When we first heard that French automaker Renault was producing a tiny, two-seat electric car with a top speed of 52mph called the Twizy, we have to admit to laughing.

A lot.

But after driving a production Renault Twizy in Ibiza earlier this year, our impression of the plucky go-kart changed. 

Could it, we wondered, be used as a second or third car in a busy family? Or is it nothing more than a fun plaything?

To find out, we borrowed a 2012 Renault Twizy for a long weekend, doing everything from ferrying kids around to the weekly shop.

Friday: rain, rain, rain

As the delivery driver was unloading the loan Twizy, the moderate rain that we’d been experiencing all week got a little heavier.  

He looked worried. 

“You know this has no side windows, right? You’re going to get wet,” he helpfully informed. “Hope you’ve got a raincoat.”

2012 Renault Twizy

2012 Renault Twizy

He was right. Sitting on a driveway with the rain now falling heavily, the parked Twizy did indeed get wet, with water falling on everything from the seat to the steering wheel.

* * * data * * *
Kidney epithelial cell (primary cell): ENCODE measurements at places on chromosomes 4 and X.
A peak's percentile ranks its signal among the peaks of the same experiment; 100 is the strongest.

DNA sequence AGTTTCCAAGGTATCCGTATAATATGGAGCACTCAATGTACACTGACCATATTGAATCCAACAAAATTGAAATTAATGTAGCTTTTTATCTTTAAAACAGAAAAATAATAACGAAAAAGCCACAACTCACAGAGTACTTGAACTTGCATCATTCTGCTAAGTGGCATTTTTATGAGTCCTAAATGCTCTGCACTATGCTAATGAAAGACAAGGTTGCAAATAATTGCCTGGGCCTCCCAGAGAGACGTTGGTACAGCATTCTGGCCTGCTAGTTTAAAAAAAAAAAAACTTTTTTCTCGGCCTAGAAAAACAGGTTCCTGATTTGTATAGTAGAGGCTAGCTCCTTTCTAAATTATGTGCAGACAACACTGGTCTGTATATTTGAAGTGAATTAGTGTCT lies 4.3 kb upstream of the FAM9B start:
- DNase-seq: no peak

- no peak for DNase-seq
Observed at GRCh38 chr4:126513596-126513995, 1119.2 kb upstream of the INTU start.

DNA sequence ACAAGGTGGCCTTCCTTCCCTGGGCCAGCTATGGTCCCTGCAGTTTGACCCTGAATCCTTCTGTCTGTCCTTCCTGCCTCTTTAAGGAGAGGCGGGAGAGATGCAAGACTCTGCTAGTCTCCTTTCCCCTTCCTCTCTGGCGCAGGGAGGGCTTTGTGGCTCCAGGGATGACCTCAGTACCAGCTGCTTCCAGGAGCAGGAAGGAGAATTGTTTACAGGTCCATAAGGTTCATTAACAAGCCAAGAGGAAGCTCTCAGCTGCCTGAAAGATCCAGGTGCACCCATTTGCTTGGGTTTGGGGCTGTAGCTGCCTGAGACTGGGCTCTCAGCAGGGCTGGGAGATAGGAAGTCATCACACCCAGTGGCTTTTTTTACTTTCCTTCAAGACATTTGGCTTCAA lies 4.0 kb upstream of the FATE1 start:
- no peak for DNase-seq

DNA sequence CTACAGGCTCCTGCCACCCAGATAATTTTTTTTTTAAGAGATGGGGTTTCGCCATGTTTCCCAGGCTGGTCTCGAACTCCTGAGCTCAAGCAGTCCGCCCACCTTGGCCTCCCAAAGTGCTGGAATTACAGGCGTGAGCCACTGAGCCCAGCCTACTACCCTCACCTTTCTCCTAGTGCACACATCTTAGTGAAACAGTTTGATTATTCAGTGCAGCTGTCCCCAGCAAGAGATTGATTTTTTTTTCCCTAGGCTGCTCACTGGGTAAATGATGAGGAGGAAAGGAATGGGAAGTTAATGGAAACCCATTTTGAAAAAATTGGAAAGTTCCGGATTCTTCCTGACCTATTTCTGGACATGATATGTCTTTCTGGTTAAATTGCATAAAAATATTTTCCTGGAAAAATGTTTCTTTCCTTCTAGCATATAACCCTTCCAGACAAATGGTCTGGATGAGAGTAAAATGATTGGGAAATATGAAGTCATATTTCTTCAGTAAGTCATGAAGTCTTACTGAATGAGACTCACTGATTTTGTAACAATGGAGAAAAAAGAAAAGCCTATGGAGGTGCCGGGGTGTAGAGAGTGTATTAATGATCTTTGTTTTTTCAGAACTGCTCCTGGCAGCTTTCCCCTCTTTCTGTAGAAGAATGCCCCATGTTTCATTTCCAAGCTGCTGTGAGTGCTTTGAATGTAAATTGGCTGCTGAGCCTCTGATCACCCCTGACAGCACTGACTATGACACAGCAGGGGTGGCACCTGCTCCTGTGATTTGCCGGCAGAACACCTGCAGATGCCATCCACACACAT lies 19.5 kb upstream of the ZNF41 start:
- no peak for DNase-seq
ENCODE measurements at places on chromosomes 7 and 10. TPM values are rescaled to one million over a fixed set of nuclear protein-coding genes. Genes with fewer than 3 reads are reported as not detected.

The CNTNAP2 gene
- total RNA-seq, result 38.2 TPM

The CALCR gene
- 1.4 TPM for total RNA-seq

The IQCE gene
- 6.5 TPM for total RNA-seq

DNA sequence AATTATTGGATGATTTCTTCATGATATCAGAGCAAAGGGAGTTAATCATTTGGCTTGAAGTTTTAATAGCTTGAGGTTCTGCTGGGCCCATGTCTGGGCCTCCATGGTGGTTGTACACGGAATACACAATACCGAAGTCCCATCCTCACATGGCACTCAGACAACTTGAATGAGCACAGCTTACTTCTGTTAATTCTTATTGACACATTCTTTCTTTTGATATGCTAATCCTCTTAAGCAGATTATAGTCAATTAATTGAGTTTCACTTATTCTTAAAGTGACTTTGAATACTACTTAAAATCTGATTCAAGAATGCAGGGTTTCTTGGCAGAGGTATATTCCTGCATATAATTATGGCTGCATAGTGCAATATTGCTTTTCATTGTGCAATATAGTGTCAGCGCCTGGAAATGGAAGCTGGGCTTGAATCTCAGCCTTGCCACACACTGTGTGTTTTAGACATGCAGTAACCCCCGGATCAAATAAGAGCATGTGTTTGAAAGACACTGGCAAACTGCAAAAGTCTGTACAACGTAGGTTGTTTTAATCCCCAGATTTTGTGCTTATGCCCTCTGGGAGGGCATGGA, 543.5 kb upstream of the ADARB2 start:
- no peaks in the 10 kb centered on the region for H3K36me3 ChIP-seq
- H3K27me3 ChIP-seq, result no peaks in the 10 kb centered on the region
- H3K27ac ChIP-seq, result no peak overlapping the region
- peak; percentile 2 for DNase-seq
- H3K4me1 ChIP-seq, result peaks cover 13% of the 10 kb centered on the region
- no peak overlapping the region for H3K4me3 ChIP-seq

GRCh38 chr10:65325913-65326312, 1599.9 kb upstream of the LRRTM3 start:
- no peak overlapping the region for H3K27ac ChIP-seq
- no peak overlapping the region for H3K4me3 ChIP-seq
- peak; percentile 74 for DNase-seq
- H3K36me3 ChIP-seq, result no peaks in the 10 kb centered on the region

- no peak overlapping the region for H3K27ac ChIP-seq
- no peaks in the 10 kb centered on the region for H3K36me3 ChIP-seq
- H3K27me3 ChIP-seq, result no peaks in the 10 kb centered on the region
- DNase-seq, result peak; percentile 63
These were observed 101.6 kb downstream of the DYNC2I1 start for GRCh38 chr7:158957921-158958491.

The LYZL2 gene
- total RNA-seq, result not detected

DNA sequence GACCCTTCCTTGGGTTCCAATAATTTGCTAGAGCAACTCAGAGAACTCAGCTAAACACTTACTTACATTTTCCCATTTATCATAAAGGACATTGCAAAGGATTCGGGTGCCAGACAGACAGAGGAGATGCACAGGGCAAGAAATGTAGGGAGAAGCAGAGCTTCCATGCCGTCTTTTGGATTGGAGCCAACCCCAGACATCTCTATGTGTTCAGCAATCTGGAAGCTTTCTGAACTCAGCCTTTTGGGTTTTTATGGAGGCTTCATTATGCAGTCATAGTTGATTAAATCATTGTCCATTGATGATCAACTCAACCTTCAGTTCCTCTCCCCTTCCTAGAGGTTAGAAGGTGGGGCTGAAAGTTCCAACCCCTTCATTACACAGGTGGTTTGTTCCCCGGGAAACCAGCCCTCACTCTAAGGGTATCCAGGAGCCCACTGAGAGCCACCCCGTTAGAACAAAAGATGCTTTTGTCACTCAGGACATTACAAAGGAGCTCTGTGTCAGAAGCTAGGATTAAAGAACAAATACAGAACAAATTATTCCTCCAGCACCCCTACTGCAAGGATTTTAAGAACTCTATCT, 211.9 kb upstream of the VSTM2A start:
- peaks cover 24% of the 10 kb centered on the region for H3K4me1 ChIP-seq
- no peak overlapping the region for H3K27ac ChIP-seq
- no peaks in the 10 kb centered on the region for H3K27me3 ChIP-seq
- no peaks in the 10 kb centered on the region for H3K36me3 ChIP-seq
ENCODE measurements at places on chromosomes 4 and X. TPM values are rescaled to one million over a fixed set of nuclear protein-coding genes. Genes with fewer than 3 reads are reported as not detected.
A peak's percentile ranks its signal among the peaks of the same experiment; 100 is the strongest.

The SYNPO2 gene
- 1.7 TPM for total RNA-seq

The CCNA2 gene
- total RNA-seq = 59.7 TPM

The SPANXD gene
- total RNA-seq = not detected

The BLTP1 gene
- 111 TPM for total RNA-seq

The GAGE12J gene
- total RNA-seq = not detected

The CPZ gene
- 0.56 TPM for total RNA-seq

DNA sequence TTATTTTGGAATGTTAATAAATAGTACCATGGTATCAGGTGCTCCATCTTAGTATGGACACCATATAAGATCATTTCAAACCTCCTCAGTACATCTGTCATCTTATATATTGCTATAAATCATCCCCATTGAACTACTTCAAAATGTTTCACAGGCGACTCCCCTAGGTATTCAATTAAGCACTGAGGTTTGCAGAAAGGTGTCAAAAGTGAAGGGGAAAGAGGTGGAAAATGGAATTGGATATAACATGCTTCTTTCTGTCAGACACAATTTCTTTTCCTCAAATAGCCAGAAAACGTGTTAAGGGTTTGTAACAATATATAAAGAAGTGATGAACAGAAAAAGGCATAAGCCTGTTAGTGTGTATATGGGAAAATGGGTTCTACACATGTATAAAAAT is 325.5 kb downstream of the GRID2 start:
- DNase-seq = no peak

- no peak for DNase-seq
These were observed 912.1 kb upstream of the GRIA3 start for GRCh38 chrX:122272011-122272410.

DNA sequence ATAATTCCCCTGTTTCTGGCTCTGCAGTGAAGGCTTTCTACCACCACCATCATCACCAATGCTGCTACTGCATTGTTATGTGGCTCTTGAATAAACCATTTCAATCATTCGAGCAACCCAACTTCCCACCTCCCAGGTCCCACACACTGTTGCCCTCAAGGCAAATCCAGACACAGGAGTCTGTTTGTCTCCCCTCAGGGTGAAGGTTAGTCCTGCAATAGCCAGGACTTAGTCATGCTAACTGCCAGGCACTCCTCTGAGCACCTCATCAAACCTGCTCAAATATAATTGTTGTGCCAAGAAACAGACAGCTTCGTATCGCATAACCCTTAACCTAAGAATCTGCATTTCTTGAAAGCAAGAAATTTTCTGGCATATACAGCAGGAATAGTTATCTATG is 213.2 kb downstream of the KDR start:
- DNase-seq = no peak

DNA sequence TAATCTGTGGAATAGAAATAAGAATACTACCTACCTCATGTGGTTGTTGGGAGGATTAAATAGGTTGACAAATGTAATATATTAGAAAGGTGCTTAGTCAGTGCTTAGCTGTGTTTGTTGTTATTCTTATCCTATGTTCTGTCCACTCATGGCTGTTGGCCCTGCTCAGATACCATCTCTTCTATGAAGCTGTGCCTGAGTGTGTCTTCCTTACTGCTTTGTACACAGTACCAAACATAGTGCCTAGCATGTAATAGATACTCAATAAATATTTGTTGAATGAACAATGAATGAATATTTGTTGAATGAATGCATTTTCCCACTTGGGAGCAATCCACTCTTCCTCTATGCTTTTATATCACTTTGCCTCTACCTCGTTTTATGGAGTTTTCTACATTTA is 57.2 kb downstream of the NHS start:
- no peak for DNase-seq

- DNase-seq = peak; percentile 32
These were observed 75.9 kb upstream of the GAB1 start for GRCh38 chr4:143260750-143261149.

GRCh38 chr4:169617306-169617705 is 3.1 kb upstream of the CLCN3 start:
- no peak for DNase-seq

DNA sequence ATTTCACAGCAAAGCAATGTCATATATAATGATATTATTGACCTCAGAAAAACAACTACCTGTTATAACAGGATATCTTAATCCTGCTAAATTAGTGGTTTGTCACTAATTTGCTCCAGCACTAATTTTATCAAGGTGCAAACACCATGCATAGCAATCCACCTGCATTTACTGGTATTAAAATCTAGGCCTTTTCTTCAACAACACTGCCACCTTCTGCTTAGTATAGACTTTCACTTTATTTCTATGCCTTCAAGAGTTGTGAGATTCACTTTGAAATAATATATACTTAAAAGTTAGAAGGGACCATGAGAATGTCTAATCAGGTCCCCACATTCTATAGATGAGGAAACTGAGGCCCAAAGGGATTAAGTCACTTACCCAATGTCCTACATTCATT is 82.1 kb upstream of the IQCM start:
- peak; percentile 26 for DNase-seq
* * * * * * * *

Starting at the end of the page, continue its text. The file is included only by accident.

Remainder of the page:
Admittedly, sitting down on the drenched seat -- even after giving it a quick wipe with a towel -- wasn’t fun. 

As soon as I pulled away however, I was surprised at how dry it was sitting inside this windowless car.

While there was water ingress -- mainly down the inside of the optional half scissor-doors, very little made it in far enough to reach the driver’s seat. 

Even on fast-moving roads, with heavy trucks passing me, I remained (mostly) dry, while the Twizy’s excellent direct steering and non-assisted brakes provided sure-footed traction.

Later that afternoon, I even ventured out of town, taking the tiny Twizy on a winding country road to pick up my eldest kid from a damp soccer practice. 

Securely fastened in the rear, my passenger found the Twizy an instant hit, but commented that the rear seat passenger seemed to be getting a little damper than the driver thanks to the Twizy’s shape and passenger distance from the windshield. 

Friday’s verdict? The Twizy handled everything I threw at it with unconventional aplomb. A lack of heating or side windows meant the journey was a little cold at times, but for the most part, dry. 

Saturday: chores

2012 Renault Twizy

2012 Renault Twizy

Saturday in our household is chore day. As well as grocery shopping, there’s recycling and the occasional additional errand to do. 

Naturally, the Twizy had to come too.